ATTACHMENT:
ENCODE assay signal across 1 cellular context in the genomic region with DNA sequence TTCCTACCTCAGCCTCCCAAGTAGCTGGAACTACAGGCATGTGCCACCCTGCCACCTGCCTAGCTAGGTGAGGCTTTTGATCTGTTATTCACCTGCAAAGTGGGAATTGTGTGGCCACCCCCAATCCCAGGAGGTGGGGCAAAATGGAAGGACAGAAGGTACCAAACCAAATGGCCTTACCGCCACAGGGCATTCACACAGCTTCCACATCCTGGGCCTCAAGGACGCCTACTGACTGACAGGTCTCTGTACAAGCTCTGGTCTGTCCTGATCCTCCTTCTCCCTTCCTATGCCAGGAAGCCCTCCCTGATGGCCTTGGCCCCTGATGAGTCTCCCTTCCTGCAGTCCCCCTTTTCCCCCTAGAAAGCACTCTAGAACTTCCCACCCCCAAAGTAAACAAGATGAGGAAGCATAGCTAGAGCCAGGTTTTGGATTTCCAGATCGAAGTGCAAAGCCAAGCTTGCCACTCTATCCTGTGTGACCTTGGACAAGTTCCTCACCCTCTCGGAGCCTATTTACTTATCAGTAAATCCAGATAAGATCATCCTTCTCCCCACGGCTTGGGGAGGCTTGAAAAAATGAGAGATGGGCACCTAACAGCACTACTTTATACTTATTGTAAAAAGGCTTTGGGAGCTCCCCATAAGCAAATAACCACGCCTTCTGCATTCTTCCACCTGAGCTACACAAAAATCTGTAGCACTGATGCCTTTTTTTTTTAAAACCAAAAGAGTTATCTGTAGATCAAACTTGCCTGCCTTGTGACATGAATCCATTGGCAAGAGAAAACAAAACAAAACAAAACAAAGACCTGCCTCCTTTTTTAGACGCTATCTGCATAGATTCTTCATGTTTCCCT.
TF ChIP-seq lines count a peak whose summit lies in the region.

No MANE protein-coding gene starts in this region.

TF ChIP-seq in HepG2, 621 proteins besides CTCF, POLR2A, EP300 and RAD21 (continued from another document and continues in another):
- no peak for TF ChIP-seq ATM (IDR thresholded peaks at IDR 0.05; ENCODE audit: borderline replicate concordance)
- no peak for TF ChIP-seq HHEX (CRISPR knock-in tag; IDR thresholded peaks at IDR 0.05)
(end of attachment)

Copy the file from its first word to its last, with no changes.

ENCODE assay signal across 1 cellular context in the genomic region with DNA sequence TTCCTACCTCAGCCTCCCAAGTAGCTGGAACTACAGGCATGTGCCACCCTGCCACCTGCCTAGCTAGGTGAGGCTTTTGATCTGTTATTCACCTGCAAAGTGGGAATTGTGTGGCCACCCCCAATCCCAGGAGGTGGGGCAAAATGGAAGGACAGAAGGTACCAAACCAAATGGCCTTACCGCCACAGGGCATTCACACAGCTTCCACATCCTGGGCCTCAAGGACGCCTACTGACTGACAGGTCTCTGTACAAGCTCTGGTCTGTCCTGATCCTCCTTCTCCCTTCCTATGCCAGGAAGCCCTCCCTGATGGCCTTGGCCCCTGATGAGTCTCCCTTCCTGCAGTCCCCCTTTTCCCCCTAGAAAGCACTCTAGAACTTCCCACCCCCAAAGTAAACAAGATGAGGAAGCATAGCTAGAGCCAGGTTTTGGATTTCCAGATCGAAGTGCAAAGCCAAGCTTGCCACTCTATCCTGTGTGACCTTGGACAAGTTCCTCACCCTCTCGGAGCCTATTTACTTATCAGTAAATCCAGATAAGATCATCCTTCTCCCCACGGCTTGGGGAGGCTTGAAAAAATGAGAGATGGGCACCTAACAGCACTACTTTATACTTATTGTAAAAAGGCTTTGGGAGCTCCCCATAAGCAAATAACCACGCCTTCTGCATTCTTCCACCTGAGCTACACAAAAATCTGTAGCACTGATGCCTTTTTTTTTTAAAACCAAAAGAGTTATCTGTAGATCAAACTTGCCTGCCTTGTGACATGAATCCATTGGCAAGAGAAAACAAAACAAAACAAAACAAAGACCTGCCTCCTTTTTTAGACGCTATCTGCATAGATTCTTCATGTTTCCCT.
TF ChIP-seq lines count a peak whose summit lies in the region.

No MANE protein-coding gene starts in this region.

TF ChIP-seq in HepG2, 621 proteins besides CTCF, POLR2A, EP300 and RAD21 (continued from another document and continues in another):
- no peak for TF ChIP-seq ATM (IDR thresholded peaks at IDR 0.05; ENCODE audit: borderline replicate concordance)
- no peak for TF ChIP-seq HHEX (CRISPR knock-in tag; IDR thresholded peaks at IDR 0.05)